Frank said that social media platforms hired the same psychologists employed by casinos to make their user interfaces as attractive as possible.

Indeed, there has been a considerable amount of writing on the subject of the strategies employed by social media. In Natasha Schüll’s book, “Addiction by Design,” she lays out how strategies such as Snapchat streaks and endless scrolling is designed to create “ludic loops” that draw consumers in and keep them from leaving the platform.

Hal Varian is the chief economist at Google, and he was less optimistic about the subscription-based model and the notion that social media played a role in radicalization. On the state of targeted content on platforms like Facebook, Varian said: “I don’t think the internet is really a cause [of radicalization]—it may be in effect.”

He argued that the success or failure of a subscription service would come down to the pricing and determining what consumers would be willing to pay. Varian added that making estimates in this area is difficult, and that the costs of all the subscription services currently being used begin to add up. He pointed to the ongoing struggle that YouTube Premium is facing as it tries to eke out a niche between Hulu, Netflix, Spotify, and Apple Music.

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Section 230

Sen. Mike Lee Promotes Bills Valuing Federal Spectrum, Requiring Content Moderation Disclosures

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Screenshot of Mike Lee taken from Silicon Slopes event

March 25, 2021—In the wake of rioters storming the Capital Building on January 6, experts and social media platforms are reexamining the role of targeted ads and content on virtual platforms.

Experts are divided on how to proceed on the future of targeted content. Some cautioned that its nature allows for the spread of extremist content that has the potential to radicalize, while others reject the notion and argue that such content advances free speech.

On a panel hosted by Fierce Wireless during their spring edition of 5G Blitz Week, experts discussed the merits of targeted content and the potential need for a new model.

Targeted content comes in many forms, but it is all designed to provide users with content that they are most likely to engage with and consume. This may be directing them to merchandise that they are likely to be interested in or entertainment that they are likely to enjoy.

The bad side of targeted ads

Unfortunately, there is also a more insidious side to targeted content. “The sad result is that the things that promote engagement for Facebook are not things that we like,” said Robert Frank, an emeritus professor of economics at Cornell University, who has written extensively on the subject.

He compared the situation to rubbernecking; car accidents are terrible, but drivers often cannot look away. Frank said this phenomenon is replicated online by hate speech and conspiracy theories.

Frank stated that there were some services that handled targeted content better than others. He argued that Google’s targeted ads are fairly innocuous when compared to Facebook, because they do not encourage the kind of polarization that news stories disseminated by Facebook do.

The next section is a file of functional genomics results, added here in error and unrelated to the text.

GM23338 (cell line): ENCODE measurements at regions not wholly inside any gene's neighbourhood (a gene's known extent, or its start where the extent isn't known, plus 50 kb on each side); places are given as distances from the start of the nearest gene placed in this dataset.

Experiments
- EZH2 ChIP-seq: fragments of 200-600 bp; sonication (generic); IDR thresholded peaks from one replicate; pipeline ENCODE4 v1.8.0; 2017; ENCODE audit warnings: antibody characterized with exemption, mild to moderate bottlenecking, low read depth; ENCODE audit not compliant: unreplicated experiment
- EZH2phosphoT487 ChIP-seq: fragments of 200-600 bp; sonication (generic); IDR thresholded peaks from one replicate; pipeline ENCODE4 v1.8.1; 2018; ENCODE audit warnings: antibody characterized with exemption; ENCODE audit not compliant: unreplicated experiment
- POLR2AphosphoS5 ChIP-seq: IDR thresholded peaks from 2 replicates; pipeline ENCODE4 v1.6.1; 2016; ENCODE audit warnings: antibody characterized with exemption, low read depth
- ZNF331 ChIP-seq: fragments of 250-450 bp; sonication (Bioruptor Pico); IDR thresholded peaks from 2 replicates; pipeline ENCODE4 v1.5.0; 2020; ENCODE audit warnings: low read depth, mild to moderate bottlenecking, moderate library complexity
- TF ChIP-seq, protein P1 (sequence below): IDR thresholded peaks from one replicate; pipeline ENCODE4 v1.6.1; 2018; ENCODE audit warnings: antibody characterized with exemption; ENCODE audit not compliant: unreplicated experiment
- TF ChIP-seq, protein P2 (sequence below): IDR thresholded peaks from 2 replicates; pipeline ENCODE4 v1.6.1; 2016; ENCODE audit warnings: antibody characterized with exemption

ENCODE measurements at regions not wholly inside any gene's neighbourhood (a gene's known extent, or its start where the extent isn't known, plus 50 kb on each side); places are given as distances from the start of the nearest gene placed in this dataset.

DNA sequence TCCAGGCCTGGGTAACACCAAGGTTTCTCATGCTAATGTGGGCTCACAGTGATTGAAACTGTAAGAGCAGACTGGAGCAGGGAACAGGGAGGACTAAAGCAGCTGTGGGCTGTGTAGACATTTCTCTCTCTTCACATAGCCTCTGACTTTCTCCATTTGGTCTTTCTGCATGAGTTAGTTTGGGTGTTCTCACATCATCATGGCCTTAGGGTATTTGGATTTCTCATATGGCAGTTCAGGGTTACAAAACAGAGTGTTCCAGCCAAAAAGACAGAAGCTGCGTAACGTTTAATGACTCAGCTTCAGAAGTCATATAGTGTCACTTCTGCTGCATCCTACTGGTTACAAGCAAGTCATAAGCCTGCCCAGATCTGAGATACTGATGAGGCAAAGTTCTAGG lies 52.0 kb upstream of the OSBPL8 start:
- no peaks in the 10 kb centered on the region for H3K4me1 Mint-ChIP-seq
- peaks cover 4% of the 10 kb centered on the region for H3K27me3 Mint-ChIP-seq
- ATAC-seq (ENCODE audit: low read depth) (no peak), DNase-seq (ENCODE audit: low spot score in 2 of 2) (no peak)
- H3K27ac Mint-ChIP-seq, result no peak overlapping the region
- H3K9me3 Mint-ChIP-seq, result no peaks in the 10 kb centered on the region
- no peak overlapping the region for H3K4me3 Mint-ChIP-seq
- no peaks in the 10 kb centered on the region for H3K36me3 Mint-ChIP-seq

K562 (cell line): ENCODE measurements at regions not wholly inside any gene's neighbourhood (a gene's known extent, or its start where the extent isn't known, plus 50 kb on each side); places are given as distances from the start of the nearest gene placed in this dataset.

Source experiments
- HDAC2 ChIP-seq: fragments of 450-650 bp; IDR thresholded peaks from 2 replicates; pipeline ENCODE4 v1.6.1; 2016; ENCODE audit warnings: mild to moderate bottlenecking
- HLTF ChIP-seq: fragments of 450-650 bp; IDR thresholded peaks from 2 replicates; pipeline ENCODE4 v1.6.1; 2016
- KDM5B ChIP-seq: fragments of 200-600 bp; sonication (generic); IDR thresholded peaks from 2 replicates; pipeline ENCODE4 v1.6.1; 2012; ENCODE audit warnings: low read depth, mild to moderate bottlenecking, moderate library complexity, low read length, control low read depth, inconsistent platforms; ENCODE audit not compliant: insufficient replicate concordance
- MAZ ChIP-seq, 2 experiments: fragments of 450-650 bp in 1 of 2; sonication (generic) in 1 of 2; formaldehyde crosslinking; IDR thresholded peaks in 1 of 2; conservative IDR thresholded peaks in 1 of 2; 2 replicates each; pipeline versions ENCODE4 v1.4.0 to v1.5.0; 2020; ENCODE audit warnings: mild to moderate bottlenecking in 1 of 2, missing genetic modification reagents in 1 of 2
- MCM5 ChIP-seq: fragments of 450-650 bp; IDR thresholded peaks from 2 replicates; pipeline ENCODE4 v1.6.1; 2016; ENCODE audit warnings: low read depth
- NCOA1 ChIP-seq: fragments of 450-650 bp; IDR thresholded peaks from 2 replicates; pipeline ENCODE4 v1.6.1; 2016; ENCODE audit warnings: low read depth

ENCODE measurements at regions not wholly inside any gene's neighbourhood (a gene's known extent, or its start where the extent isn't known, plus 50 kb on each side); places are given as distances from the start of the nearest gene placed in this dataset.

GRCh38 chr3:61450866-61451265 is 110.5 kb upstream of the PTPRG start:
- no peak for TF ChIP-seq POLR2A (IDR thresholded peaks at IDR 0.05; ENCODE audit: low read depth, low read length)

A new model for social media platforms

Frank took the position that this model of targeted content is not sustainable and that social media platforms have to find a new model. He pointed to a paid subscription model, which requires an up-front cost to view content. According to Frank, this cost allows the curators of subscription-based services to not use targeted and potentially radicalizing content.

This differs from free services like Twitter and Facebook, which make money by promoting targeted content. This incentivizes Facebook to keep viewers engaged for as long as possible, even if it means exposing them to extremist and/or polarizing content.

Frank said that social media platforms hired the same psychologists employed by casinos to make their user interfaces as attractive as possible.

Indeed, there has been a considerable amount of writing on the subject of the strategies employed by social media. In Natasha Schüll’s book, “Addiction by Design,” she lays out how strategies such as Snapchat streaks and endless scrolling is designed to create “ludic loops” that draw consumers in and keep them from leaving the platform.

Hal Varian is the chief economist at Google, and he was less optimistic about the subscription-based model and the notion that social media played a role in radicalization. On the state of targeted content on platforms like Facebook, Varian said: “I don’t think the internet is really a cause [of radicalization]—it may be in effect.”

He argued that the success or failure of a subscription service would come down to the pricing and determining what consumers would be willing to pay. Varian added that making estimates in this area is difficult, and that the costs of all the subscription services currently being used begin to add up. He pointed to the ongoing struggle that YouTube Premium is facing as it tries to eke out a niche between Hulu, Netflix, Spotify, and Apple Music.

Continue Reading